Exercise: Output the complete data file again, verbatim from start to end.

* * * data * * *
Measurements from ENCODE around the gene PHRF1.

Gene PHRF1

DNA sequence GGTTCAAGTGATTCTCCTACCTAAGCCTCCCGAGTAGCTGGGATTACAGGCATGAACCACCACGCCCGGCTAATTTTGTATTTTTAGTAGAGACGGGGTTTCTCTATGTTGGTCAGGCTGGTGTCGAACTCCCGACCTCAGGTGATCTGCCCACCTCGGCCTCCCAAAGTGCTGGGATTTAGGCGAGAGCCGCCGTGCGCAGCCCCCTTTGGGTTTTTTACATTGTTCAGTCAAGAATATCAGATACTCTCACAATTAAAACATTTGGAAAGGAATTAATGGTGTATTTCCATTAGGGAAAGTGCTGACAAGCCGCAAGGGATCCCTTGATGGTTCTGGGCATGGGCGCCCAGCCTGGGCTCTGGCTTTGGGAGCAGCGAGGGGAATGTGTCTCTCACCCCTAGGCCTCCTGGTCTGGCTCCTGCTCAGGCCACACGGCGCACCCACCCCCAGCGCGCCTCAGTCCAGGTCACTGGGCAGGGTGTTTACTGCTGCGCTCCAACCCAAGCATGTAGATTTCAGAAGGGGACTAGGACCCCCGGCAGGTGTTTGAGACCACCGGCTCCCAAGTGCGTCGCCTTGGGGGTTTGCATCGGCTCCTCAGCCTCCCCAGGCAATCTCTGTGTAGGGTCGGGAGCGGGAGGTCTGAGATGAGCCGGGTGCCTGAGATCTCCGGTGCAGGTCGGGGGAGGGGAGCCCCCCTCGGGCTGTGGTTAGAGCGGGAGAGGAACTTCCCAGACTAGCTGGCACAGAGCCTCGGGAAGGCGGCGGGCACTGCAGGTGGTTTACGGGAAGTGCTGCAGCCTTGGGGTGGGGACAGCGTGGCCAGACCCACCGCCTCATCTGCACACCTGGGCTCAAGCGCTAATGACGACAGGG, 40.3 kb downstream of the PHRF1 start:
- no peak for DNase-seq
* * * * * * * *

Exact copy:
Measurements from ENCODE around the gene PHRF1.

Gene PHRF1

DNA sequence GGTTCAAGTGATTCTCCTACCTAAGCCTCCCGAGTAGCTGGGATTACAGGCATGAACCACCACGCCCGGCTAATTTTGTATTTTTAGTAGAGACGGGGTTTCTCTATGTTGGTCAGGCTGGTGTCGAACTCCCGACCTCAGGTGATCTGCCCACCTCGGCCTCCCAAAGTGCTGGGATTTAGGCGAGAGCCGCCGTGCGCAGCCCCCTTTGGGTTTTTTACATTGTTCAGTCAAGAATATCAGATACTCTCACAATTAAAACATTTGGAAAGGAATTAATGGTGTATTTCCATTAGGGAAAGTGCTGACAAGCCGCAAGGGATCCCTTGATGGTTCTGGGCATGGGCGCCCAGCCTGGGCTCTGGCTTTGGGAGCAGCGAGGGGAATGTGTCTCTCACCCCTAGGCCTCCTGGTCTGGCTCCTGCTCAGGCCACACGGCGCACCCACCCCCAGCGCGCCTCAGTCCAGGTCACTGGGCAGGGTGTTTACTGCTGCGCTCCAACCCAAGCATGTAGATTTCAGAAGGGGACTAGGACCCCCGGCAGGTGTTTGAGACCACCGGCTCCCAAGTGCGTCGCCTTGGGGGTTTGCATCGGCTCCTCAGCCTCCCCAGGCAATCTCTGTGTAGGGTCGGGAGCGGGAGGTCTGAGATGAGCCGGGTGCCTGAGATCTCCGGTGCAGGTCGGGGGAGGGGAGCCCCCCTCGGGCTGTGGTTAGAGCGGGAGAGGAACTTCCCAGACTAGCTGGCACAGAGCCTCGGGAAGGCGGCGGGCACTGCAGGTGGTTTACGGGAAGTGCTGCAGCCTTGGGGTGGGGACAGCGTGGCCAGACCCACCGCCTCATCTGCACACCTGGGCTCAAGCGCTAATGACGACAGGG, 40.3 kb downstream of the PHRF1 start:
- no peak for DNase-seq